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Darwinian AgricultureHow Understanding Evolution Can Improve Agriculture$
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R. Ford Denison

Print publication date: 2012

Print ISBN-13: 9780691139500

Published to Princeton Scholarship Online: October 2017

DOI: 10.23943/princeton/9780691139500.001.0001

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Selfish Genes, Sophisticated Plants, and Haphazard Ecosystems

Selfish Genes, Sophisticated Plants, and Haphazard Ecosystems

(p.76) 6 Selfish Genes, Sophisticated Plants, and Haphazard Ecosystems
Darwinian Agriculture

R. Ford Denison

Princeton University Press

This chapter discusses the limitations of natural selection, arguing that the overall organization of even ancient natural ecosystems may be relatively imperfect compared to individual adaptations that have been repeatedly tested through competition. After considering the near-perfection of natural ecosystems from the perspective of agroecology, the chapter explains how natural selection improves genes and individuals, rather than ecosystems. It then compares natural ecosystems with agricultural ecosystems designed by humans in terms of their ability to improve ecosystem-wide properties. It also examines whether we can harvest more food, sustainably, from human-managed ecosystems or from natural ones by focusing on two systems: human cultivation of wild rice without fertilizer, and human management of reindeer herds (domesticated caribou).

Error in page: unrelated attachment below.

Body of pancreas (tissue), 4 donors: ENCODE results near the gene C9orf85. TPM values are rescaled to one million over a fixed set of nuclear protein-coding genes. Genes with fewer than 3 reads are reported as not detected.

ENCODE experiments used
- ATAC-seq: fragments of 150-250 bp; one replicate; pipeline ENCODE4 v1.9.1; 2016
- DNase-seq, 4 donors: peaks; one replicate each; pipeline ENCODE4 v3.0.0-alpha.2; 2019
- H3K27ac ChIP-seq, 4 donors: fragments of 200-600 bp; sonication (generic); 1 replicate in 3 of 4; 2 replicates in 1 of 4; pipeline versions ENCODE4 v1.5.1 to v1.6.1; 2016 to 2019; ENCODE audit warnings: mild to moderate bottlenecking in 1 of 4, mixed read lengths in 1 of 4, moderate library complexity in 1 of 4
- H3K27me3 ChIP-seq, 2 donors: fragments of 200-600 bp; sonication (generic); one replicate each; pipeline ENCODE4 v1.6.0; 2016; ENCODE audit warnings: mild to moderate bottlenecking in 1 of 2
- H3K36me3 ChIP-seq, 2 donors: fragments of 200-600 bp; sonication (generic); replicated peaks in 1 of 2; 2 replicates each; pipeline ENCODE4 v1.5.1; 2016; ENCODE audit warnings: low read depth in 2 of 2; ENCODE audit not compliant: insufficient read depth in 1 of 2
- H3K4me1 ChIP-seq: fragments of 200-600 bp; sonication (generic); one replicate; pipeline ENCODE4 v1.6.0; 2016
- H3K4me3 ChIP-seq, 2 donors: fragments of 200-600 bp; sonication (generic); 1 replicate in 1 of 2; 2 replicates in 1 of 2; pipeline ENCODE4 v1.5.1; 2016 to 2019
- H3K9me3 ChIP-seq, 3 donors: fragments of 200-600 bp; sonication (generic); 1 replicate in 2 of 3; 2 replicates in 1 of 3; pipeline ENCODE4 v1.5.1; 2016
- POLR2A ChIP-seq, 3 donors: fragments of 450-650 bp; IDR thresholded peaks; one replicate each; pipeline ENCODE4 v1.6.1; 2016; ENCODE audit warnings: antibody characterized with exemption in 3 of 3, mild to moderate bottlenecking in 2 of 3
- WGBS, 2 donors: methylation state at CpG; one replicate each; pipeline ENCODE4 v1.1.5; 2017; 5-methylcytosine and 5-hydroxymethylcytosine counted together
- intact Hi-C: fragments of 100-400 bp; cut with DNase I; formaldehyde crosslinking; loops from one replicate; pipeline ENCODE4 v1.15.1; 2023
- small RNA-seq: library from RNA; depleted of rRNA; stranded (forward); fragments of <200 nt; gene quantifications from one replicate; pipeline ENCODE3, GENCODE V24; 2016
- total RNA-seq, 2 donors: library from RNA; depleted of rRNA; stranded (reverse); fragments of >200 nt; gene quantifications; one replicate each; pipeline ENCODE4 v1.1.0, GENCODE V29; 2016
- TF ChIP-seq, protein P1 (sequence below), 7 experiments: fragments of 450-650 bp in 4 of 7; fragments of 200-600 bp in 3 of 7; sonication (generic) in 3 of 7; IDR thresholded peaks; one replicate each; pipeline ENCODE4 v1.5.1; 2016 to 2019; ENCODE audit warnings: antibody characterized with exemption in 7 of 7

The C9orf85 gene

Keywords:   natural selection, natural ecosystems, adaptation, competition, agroecology, agricultural ecosystems, cultivation, wild rice, reindeer, genes

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